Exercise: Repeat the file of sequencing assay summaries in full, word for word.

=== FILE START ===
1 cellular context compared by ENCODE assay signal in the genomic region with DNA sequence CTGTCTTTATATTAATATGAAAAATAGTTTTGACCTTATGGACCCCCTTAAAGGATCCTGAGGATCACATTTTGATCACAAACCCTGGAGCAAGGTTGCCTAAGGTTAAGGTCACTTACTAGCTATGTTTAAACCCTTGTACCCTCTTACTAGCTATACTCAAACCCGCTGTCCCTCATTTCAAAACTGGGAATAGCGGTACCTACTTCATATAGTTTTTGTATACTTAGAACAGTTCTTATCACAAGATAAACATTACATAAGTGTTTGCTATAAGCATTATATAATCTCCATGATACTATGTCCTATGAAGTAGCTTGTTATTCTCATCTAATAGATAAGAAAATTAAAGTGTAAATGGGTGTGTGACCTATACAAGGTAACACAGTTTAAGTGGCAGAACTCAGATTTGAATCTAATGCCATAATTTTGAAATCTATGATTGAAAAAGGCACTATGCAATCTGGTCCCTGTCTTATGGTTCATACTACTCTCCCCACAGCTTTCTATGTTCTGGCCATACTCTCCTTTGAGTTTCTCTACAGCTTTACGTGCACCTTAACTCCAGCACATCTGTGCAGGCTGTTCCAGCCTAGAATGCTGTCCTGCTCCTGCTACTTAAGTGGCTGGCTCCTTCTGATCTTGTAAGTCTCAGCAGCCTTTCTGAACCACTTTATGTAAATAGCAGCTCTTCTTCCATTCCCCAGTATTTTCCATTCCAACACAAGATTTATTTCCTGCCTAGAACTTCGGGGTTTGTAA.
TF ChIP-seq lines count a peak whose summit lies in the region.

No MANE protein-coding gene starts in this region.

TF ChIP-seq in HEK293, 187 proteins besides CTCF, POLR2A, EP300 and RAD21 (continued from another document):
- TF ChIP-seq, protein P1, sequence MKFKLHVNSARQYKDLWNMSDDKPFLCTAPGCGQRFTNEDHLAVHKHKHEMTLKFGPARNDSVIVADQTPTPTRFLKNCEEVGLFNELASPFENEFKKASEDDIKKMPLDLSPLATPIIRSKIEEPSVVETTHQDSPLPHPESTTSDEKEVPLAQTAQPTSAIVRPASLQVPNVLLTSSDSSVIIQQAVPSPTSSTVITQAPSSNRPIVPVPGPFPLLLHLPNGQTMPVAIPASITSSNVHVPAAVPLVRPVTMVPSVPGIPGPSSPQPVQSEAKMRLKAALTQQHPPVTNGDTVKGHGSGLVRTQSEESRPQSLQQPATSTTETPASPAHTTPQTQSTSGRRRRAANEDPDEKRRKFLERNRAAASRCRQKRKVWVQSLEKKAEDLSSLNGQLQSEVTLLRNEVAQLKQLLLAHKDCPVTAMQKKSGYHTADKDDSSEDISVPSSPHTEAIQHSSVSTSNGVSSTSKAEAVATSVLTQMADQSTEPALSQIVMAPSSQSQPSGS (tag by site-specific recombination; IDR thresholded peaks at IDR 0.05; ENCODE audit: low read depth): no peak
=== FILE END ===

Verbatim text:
1 cellular context compared by ENCODE assay signal in the genomic region with DNA sequence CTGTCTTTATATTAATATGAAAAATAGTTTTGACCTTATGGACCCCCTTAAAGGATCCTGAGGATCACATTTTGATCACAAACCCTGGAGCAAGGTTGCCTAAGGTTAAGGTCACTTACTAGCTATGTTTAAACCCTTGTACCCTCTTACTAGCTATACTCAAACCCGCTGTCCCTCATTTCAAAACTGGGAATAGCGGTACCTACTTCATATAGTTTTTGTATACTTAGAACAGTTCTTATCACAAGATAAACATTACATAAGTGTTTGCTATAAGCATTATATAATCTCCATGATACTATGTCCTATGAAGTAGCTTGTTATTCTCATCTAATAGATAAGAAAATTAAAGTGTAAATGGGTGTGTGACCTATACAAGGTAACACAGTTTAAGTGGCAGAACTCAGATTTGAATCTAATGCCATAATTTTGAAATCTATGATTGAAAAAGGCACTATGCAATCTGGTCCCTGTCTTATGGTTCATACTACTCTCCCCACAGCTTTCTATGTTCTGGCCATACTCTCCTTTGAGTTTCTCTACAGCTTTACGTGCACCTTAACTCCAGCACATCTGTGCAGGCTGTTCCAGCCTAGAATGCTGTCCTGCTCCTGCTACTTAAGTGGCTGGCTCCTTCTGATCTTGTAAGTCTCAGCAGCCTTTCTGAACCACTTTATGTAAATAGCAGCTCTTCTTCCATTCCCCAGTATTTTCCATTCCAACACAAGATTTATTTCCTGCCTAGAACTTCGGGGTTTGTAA.
TF ChIP-seq lines count a peak whose summit lies in the region.

No MANE protein-coding gene starts in this region.

TF ChIP-seq in HEK293, 187 proteins besides CTCF, POLR2A, EP300 and RAD21 (continued from another document):
- TF ChIP-seq, protein P1, sequence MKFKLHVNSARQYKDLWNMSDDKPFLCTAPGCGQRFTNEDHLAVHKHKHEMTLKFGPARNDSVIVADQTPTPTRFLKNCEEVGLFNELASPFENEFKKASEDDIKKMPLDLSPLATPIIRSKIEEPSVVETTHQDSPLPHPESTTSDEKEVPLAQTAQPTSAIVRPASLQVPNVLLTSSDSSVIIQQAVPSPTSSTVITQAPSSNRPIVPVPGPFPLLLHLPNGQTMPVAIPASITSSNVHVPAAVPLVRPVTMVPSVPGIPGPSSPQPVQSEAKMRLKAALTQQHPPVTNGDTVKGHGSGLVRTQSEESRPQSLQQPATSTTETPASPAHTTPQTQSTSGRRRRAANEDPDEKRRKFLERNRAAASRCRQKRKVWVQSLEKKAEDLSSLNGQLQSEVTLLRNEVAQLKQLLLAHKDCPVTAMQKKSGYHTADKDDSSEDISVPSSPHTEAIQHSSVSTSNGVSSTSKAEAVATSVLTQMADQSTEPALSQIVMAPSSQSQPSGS (tag by site-specific recombination; IDR thresholded peaks at IDR 0.05; ENCODE audit: low read depth): no peak